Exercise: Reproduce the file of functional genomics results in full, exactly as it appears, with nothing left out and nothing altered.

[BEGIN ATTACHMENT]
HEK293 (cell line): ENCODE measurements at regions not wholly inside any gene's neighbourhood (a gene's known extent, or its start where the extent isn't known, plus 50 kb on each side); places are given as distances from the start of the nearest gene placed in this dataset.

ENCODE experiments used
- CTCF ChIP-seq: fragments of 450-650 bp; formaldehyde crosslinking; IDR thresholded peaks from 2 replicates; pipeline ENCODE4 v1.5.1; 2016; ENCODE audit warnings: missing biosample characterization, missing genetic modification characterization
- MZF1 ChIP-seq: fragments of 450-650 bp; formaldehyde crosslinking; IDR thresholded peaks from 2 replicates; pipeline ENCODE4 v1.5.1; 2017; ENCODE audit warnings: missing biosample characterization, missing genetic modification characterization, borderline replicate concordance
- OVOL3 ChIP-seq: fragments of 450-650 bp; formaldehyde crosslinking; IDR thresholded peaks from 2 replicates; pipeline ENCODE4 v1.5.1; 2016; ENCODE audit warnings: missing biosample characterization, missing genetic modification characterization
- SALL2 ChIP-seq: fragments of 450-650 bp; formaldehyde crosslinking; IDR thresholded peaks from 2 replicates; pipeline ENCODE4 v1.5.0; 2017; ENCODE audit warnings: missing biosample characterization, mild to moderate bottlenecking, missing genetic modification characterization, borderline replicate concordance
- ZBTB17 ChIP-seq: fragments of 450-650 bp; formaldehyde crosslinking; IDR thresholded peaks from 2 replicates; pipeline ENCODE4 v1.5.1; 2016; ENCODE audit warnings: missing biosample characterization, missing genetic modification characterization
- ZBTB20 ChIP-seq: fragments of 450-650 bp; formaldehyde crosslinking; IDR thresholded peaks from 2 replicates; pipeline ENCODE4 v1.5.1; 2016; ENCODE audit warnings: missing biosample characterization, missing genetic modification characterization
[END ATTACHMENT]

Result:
HEK293 (cell line): ENCODE measurements at regions not wholly inside any gene's neighbourhood (a gene's known extent, or its start where the extent isn't known, plus 50 kb on each side); places are given as distances from the start of the nearest gene placed in this dataset.

ENCODE experiments used
- CTCF ChIP-seq: fragments of 450-650 bp; formaldehyde crosslinking; IDR thresholded peaks from 2 replicates; pipeline ENCODE4 v1.5.1; 2016; ENCODE audit warnings: missing biosample characterization, missing genetic modification characterization
- MZF1 ChIP-seq: fragments of 450-650 bp; formaldehyde crosslinking; IDR thresholded peaks from 2 replicates; pipeline ENCODE4 v1.5.1; 2017; ENCODE audit warnings: missing biosample characterization, missing genetic modification characterization, borderline replicate concordance
- OVOL3 ChIP-seq: fragments of 450-650 bp; formaldehyde crosslinking; IDR thresholded peaks from 2 replicates; pipeline ENCODE4 v1.5.1; 2016; ENCODE audit warnings: missing biosample characterization, missing genetic modification characterization
- SALL2 ChIP-seq: fragments of 450-650 bp; formaldehyde crosslinking; IDR thresholded peaks from 2 replicates; pipeline ENCODE4 v1.5.0; 2017; ENCODE audit warnings: missing biosample characterization, mild to moderate bottlenecking, missing genetic modification characterization, borderline replicate concordance
- ZBTB17 ChIP-seq: fragments of 450-650 bp; formaldehyde crosslinking; IDR thresholded peaks from 2 replicates; pipeline ENCODE4 v1.5.1; 2016; ENCODE audit warnings: missing biosample characterization, missing genetic modification characterization
- ZBTB20 ChIP-seq: fragments of 450-650 bp; formaldehyde crosslinking; IDR thresholded peaks from 2 replicates; pipeline ENCODE4 v1.5.1; 2016; ENCODE audit warnings: missing biosample characterization, missing genetic modification characterization